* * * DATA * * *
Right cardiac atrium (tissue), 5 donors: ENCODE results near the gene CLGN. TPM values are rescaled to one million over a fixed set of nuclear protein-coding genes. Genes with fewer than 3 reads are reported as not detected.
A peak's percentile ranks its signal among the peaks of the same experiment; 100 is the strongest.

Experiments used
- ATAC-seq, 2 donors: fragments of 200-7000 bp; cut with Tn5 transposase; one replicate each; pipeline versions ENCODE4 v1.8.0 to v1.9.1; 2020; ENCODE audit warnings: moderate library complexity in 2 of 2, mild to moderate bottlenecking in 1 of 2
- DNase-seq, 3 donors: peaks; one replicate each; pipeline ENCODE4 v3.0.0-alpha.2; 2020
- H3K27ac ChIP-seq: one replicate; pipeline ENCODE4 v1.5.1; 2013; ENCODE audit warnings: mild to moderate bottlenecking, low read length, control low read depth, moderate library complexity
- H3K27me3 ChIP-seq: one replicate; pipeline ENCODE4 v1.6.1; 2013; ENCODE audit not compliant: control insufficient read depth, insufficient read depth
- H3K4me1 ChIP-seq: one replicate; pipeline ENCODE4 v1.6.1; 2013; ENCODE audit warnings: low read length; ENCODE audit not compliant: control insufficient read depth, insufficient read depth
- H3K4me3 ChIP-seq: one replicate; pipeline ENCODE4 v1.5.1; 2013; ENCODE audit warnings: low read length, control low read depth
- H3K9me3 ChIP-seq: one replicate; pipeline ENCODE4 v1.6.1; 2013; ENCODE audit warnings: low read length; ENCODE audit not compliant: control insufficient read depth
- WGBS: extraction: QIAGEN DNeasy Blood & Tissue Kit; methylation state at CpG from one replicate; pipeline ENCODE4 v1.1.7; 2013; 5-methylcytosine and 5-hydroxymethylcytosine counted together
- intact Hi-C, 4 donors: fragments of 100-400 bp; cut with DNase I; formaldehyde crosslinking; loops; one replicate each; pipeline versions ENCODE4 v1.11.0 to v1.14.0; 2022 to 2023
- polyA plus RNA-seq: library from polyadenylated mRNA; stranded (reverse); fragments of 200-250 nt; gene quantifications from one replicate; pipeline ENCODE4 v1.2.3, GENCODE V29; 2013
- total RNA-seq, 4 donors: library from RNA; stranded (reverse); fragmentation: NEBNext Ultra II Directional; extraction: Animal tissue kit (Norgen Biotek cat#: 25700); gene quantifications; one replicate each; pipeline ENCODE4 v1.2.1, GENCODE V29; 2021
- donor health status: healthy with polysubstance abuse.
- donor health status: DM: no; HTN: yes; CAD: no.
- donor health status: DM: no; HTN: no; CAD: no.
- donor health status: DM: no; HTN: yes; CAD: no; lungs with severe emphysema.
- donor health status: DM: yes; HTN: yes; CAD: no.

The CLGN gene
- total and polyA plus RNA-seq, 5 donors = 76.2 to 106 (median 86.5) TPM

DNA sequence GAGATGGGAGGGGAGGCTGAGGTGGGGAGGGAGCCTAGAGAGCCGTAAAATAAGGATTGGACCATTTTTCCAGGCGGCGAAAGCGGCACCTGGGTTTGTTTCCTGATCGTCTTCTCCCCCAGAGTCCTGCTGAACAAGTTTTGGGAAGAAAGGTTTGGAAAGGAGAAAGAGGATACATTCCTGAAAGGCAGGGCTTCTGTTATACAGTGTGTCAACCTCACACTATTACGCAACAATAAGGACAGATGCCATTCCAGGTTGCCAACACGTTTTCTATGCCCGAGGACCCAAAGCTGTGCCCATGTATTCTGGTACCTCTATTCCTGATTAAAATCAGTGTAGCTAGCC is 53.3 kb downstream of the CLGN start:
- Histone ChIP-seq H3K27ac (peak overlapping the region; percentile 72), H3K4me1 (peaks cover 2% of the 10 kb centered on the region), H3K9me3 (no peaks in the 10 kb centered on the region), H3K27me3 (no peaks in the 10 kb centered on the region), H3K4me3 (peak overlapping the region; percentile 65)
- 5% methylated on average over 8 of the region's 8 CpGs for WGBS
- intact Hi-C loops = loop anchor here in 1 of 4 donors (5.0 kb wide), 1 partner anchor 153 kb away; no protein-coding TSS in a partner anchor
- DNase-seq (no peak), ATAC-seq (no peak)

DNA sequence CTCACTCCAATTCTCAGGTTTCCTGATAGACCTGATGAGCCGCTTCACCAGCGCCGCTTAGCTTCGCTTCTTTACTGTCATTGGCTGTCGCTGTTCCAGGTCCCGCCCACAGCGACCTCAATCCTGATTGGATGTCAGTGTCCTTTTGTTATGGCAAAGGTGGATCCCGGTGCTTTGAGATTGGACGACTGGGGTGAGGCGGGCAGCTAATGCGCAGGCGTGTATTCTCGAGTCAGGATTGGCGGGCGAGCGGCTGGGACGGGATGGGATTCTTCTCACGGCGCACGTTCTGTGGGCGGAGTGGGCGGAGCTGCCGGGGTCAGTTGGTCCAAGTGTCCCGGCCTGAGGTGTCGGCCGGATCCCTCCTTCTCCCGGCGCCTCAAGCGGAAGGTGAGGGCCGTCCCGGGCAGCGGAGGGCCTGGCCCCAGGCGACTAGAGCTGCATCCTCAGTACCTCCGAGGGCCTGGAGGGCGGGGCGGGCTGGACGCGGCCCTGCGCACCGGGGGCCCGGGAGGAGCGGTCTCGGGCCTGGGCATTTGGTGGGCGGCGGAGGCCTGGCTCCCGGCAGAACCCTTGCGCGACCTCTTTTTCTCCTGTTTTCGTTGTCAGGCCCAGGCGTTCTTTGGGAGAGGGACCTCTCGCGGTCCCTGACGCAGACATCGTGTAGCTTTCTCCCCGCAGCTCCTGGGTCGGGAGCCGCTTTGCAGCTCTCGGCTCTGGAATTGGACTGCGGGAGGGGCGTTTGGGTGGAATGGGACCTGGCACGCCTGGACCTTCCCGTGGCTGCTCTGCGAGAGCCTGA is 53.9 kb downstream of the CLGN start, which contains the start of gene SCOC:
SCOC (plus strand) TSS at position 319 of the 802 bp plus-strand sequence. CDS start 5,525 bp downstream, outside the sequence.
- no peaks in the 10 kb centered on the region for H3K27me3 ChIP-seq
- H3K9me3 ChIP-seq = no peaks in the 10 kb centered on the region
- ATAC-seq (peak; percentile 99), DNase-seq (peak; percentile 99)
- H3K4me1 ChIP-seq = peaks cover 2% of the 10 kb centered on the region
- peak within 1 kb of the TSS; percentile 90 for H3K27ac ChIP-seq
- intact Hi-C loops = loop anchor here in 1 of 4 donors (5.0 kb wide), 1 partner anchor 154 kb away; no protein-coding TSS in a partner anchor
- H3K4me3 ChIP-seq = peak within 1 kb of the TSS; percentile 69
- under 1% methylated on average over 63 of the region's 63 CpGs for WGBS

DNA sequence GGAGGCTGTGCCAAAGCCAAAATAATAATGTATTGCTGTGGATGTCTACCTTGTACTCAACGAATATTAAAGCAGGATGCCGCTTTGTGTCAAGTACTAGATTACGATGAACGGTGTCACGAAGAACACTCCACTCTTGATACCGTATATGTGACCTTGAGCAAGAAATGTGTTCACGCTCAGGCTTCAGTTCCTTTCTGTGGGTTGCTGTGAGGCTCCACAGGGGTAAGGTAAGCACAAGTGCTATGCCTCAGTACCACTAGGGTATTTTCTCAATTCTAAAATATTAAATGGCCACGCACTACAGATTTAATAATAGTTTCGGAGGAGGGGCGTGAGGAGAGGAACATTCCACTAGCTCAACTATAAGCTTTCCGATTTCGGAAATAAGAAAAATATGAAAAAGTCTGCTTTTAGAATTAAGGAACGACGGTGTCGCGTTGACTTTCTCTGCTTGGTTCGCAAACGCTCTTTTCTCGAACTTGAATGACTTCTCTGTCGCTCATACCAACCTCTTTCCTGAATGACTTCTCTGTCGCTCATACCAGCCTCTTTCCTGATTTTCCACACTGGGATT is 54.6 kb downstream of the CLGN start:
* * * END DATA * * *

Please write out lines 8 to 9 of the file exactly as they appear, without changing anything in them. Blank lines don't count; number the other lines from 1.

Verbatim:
- H3K4me1 ChIP-seq: one replicate; pipeline ENCODE4 v1.6.1; 2013; ENCODE audit warnings: low read length; ENCODE audit not compliant: control insufficient read depth, insufficient read depth
- H3K4me3 ChIP-seq: one replicate; pipeline ENCODE4 v1.5.1; 2013; ENCODE audit warnings: low read length, control low read depth